Living Collection

The Living Collection is central to our mission to inspire, inform and educate the public and the scientific community about California's native flora. While we strive to grow the largest sample of California native plants possible, we focus on the long-lived perennial plant life of Southern California and Baja.

Living Collection Policy


Rancho Santa Ana Botanic Garden Living Collection Database

Every year hundreds of plants become new additions to the Rancho Santa Ana Botanic Garden Living Collection database. Detailed records are kept on where the plants were collected, how they were propagated, when they were planted out and how they are doing. The Living Collection database includes information on where plants can be found on the grounds map.

Living Collection DatabaseLiving Collection

Grounds Map

We are a member of the North American Plant Collections Consortium (NAPCC) Multi-Institutional Oak Collection.  This collaborative venture composed of 20 botanic gardens from across North America is dedicated to preserving and displaying the oaks of the world. For our part, we are working to include specimens of every oak native to California in our collection.

Living collections of plants can serve several roles in an integrated, ex-situ (offsite) conservation plan. Living collections are well suited to short- or medium-term housing for plants destined for reintroduction, longer term retention of critically endangered plants and bulking up collections for reintroduction or long-term seed storage. The Living Collection at Rancho Santa Ana Botanic Garden fills all three of these roles, frequently in collaboration with other botanic gardens, local government and non-governmental conservation agencies. The Living Collections are a valuable research and educational collection that promotes the study of our native plants and facilitates the communication of the importance of plant conservation

The field record form and an example of a completed form is available on our Download Forms page.

Arctostaphylos hookeri ssp. franciscana, Hooker’s manzanita, is not only critically endangered, it is extinct in the wild. Rancho Santa Ana holds four accessions of A. hookeri ssp. franciscana, ensuring that this plant is not lost and preserving this material for potential reintroduction. Cuttings of all accessions have been sent to Royal Botanic Gardens, Kew to be grown on and hand pollinated for the Millenium Seed Bank. Similar controlled pollinations will also contribute to our seed bank.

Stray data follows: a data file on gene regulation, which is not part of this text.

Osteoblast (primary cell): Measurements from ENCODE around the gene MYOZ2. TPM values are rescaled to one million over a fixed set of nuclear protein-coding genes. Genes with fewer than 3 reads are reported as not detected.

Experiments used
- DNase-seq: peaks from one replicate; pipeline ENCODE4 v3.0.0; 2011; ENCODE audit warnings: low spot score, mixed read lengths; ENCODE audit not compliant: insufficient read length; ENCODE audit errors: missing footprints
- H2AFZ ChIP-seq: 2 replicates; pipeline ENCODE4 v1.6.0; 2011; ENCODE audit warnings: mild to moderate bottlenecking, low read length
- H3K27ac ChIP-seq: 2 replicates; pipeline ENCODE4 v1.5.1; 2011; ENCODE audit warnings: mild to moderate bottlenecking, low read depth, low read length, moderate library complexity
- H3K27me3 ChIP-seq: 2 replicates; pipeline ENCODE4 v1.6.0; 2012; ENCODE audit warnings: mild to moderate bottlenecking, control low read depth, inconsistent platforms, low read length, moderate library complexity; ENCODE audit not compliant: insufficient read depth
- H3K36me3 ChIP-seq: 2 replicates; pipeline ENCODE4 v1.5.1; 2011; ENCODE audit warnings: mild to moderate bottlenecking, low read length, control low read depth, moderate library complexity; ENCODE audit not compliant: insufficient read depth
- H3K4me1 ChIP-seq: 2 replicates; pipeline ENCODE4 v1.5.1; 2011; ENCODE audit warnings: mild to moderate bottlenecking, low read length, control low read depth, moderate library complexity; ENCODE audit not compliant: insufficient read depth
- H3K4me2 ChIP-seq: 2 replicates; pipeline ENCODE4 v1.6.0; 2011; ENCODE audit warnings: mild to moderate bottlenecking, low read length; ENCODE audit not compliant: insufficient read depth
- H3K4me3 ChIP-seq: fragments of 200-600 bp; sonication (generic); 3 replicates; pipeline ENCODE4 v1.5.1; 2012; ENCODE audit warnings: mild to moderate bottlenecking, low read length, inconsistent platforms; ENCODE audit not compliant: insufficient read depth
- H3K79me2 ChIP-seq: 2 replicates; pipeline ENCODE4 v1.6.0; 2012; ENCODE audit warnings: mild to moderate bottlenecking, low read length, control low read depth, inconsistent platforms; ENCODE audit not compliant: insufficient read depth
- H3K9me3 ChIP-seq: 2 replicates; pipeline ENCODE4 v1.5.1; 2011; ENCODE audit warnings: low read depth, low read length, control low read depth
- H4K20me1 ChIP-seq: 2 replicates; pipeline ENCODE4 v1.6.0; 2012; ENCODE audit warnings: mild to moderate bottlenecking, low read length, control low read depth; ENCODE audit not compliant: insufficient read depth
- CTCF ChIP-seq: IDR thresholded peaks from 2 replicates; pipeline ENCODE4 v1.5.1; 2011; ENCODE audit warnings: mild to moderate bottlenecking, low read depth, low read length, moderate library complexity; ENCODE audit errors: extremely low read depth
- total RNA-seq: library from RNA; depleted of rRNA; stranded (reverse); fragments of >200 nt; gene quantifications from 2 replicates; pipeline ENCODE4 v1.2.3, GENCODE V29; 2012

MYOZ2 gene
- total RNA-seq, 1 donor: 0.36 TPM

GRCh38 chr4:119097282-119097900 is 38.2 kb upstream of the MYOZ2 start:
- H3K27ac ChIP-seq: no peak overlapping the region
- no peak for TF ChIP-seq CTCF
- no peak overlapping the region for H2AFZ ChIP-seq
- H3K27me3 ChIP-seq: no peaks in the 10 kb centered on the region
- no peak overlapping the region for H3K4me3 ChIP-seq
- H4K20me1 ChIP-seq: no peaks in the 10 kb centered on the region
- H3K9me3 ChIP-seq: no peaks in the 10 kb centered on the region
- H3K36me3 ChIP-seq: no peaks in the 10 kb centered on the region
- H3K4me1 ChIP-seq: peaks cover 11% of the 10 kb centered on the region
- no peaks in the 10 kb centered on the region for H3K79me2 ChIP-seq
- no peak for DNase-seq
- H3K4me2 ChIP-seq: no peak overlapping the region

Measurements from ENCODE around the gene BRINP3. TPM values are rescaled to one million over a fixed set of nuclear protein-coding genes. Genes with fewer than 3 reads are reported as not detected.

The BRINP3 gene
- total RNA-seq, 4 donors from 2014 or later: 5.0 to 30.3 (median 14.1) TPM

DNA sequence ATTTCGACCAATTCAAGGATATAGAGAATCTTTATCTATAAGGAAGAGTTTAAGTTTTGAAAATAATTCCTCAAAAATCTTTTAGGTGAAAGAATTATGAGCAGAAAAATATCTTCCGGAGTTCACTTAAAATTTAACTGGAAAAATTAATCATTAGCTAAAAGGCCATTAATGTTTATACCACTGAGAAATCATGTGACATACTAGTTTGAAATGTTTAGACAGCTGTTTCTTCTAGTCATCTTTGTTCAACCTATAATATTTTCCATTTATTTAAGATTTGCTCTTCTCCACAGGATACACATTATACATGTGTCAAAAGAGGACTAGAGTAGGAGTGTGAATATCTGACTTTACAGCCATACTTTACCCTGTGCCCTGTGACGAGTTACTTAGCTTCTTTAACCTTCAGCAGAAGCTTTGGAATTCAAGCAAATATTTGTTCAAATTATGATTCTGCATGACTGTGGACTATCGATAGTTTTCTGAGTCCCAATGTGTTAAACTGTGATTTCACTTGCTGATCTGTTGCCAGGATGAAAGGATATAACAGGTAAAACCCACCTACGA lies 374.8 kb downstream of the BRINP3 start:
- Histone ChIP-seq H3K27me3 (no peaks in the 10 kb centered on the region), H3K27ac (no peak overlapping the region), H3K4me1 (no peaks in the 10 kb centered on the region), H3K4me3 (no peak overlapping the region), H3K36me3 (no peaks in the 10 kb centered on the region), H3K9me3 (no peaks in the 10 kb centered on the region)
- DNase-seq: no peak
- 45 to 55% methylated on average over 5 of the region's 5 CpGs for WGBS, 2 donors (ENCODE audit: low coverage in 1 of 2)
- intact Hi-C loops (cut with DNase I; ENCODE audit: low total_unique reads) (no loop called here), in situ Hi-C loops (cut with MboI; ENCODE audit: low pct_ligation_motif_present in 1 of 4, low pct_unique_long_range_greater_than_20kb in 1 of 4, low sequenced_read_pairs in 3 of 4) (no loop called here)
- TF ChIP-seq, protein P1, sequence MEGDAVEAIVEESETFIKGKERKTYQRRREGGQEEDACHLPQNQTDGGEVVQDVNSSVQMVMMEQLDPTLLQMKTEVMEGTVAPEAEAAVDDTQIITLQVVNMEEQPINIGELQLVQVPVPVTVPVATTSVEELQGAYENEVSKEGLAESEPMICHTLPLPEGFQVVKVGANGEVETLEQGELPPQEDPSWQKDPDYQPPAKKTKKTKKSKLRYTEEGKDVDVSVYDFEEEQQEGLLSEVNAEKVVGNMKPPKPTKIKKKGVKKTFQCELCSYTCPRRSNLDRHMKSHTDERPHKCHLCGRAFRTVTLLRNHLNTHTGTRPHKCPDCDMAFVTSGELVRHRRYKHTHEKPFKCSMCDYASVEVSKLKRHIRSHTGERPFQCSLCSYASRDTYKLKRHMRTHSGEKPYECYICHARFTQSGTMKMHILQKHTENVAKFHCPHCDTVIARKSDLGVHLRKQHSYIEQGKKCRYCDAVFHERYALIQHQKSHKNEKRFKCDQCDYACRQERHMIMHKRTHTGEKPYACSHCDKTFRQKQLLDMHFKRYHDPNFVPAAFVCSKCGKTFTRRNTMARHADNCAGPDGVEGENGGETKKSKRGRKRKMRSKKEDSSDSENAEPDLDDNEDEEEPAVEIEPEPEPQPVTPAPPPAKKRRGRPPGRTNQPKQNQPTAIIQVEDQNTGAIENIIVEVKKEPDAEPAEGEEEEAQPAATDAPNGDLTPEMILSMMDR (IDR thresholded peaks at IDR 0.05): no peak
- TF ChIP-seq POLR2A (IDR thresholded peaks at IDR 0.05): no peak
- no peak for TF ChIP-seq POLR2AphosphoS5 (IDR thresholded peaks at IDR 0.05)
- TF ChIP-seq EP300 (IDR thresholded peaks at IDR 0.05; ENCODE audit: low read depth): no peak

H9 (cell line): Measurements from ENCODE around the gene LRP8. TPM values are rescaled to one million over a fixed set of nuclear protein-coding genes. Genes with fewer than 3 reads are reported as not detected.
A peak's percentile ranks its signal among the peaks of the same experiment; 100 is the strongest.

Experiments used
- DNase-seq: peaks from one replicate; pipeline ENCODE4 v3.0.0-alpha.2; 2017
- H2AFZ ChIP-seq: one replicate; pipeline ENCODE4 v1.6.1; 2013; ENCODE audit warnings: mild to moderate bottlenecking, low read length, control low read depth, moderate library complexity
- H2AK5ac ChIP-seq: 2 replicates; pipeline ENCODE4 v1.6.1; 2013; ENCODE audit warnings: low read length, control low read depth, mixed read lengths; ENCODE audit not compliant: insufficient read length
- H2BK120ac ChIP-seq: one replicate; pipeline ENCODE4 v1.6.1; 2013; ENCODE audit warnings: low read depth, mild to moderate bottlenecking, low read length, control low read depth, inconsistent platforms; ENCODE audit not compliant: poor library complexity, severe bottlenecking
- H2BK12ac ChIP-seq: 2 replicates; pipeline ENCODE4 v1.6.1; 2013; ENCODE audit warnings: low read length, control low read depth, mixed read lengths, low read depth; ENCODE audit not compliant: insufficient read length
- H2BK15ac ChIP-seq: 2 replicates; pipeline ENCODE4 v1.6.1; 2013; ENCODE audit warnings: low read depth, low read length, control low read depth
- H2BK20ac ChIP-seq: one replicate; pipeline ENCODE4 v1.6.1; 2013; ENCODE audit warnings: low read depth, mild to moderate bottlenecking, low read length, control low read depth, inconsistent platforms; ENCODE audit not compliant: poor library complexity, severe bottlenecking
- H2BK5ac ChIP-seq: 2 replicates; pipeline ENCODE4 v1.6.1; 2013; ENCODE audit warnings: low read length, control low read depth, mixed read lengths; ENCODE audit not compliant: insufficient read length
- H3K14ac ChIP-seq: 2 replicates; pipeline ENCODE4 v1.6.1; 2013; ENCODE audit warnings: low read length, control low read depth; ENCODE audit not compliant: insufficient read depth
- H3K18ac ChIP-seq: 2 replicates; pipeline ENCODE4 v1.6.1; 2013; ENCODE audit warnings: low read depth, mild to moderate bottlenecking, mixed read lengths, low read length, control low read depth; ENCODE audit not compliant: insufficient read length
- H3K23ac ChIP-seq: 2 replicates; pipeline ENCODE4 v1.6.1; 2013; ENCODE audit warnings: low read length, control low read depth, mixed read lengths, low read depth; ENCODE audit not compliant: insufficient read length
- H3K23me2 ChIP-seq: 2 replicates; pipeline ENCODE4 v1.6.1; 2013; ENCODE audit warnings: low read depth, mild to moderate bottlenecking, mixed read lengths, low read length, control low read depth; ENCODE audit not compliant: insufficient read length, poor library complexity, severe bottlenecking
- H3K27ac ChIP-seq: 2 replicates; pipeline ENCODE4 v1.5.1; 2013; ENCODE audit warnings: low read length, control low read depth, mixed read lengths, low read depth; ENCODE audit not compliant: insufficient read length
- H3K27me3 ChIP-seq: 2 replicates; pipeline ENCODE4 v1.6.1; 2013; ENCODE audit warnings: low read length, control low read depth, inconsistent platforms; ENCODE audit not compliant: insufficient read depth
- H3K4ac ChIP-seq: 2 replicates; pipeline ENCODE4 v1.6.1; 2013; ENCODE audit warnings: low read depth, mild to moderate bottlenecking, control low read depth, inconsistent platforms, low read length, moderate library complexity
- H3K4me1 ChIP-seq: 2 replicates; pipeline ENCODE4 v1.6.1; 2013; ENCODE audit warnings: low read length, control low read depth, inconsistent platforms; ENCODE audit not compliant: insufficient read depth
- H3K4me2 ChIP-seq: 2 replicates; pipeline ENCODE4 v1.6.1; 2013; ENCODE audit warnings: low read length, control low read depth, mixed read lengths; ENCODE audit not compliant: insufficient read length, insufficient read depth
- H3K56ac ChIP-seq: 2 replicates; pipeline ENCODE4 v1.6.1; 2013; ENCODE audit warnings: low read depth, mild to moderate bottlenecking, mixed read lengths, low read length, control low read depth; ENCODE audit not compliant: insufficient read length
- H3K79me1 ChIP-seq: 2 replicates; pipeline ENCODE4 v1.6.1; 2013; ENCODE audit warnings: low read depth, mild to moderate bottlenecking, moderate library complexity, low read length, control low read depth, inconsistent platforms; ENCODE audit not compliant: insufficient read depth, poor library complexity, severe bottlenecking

While not extinct in the wild, Cercocarpus traskiae, Catalina mountain-mahogany, is as close as a plant can come with only seven individuals remaining in a single valley on Catalina Island. Rancho Santa Ana holds vegetatively propagated representatives of all seven individuals, as well as an eighth cultivated plant determined to be genetically different from the wild plants by testing performed here at the garden. Maintaining the complete set of known individuals provides the greatest hope for allowing this species to continue on in the wild by keeping the maximum number of management options open.

It should be stressed that the most important conservation work must be preservation of plant populations in the wild (in-situ). Living collections can support in-situ conservation through ex-situ projects like those described here and elsewhere.

Self-guided interpretive brochures are available at the California Garden Shop and enable visitors to fully enjoy the three distinct areas of the Garden: Indian Hill Mesa, the East Alluvial Gardens and the Plant Communities.


Floristic Province

In nature, the distribution of plants rarely coincides with political boundaries, but rather is determined by the interaction of climate, geology and geography. A regional association of plants that share these growing conditions is called a floristic province. Of the 13 North American floristic provinces, four occur in California: Californian, Vancouverian, Sonoran and Great Basin.


Californian is defined by its Mediterranean climate. It is the smallest floristic province in North America, but has the greatest diversity of plants north of Mexico. It includes such characteristic vegetation as chaparral, coastal sage scrub, oak woodland and grassland. These plants exhibit classic adaptations to California’s hot dry summers and cool wet winters: leaves that are small and leathery, light-colored or drought-deciduous.


Vancouverian encompasses the state’s major forests. The California portion of this province is an extension of the Pacific Northwest rainforests and includes mixed evergreen and coniferous forests of pines, madrones and coast and sierran redwoods.


Sonoran is characterized by giant cacti (eg. saguaro) and desert scrub vegetation. The state of California includes only the northwestern edge of this extensive desert province. Plant communities in this area include Joshua tree woodland, California fan palm oasis and creosote bush scrub.


Great Basin is dominated by the vastness of sagebrush scrub vegetation - the sagebrush ocean. The majority of this high-elevation desert lies to the east of California in the rain shadow of the Cascade and Sierra Nevada ranges.